Cholesterol is a fat (also called a lipid) that your body needs to work properly. Cholesterol levels that are too high can increase your chance of getting heart disease, stroke, and other problems.
The medical term for high blood cholesterol is lipid disorder, or hyperlipidemia.
Lipid disorders; Hyperlipoproteinemia; Hyperlipidemia; Dyslipidemia; Hypercholesterolemia
Causes, incidence, and risk factors
There are many types of cholesterol. The ones talked about most are:
Total cholesterol - all the cholesterols combined
High density lipoprotein (HDL) cholesterol - often called "good" cholesterol
Low density lipoprotein (LDL) cholesterol - often called "bad" cholesterol
For most people, abnormal cholesterol levels are the result of an unhealthy lifestyle -- most commonly, eating a diet that is high in fat . Other lifestyle factors are:
Heavy alcohol use
Lack of exercise ...
Cluster headaches are often said to be the most painful of all headaches. They have been described as "boring," bearing, burning," "like a hot poker in the eye," and as "suicide headaches." Verapamil, a calcium channel blocker frequently used for Migraine and headache prevention – increasingly for cluster headache, was recently studied in high doses for cluster headache prevention. Study Background The use of high dose verapamil has become increasingly common for the prevention of CH, with higher doses than used for heart conditions and hypertension needed. Side effects include atrioventricular block* and bradycardia**, although how frequently they occur in CH patients is not clear. There are no formal guidelines for the use of verapamil for CH. The authors of this study have developed a protocol, keeping in mind the potential for cardiac complications and reviewed the use of the protocol and the changes seen in EKG readings. ...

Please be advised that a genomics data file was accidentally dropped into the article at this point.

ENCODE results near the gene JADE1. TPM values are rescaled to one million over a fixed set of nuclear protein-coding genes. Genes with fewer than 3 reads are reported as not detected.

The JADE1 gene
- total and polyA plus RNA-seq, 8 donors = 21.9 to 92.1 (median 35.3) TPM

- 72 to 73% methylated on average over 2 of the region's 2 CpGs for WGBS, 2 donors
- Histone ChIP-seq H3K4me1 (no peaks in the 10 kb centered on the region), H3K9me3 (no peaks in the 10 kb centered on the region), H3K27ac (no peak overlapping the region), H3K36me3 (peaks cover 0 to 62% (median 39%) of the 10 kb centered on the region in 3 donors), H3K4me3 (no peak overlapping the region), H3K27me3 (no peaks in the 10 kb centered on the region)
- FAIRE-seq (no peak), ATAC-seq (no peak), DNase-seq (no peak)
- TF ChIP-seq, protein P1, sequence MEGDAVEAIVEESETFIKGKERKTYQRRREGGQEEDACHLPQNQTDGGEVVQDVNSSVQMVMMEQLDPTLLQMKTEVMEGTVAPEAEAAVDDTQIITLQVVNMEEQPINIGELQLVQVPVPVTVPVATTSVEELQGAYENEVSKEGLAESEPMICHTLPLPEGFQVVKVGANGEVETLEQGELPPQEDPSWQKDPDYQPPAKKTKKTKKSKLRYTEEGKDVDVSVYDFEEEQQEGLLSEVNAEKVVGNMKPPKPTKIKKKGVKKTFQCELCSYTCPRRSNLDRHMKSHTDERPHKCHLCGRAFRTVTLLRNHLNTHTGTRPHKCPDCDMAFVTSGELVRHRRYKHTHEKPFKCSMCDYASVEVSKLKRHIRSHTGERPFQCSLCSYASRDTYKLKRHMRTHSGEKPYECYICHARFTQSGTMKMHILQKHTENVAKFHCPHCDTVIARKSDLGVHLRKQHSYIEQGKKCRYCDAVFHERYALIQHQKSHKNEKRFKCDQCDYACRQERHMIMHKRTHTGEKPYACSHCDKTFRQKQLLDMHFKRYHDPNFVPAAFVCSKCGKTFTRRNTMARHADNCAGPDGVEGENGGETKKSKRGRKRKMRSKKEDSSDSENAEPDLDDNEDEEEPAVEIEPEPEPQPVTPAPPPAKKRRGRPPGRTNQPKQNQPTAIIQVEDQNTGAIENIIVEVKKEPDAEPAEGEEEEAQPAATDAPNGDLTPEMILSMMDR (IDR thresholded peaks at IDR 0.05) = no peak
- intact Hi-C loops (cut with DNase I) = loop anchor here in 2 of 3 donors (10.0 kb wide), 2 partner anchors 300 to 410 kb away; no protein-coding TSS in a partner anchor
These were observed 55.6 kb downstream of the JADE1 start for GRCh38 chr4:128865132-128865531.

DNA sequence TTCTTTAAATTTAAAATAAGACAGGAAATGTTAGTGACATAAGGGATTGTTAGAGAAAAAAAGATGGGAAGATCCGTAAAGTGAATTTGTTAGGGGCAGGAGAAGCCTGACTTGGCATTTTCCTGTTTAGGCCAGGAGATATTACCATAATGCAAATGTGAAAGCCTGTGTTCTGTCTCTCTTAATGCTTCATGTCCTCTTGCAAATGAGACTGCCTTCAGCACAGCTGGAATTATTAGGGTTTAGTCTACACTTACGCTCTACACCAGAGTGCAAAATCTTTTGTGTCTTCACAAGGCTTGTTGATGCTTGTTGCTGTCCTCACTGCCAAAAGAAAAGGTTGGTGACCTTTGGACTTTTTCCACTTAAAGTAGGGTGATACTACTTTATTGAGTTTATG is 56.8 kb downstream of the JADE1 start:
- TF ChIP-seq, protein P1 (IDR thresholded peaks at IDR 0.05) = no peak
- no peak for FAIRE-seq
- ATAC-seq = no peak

Cholesterol is a fatty substance produced by your liver. It's also found in foods high in saturated fat, such as meat, eggs, some shellfish, and whole-milk dairy products.
Your cells need some cholesterol to functional normally. But too much cholesterol in your blood can be harmful. High blood cholesterol levels can cause fatty deposits to build up on the walls of your arteries. This condition is known as atherosclerosis (sometimes called hardening of the arteries). Over time, the fatty deposits can decrease the amount of blood flowing in the arteries and eventually block blood flow entirely. This narrowing of the arteries can lead to heart disease, heart attack, and stroke. People who are overweight, eat a lot of foods high in saturated fat, or who have a family history of high cholesterol have an increased risk of high cholesterol levels. There are few symptoms of high cholesterol levels and a blood test is almost always needed to confirm it.
There are two kinds of cholesterol:
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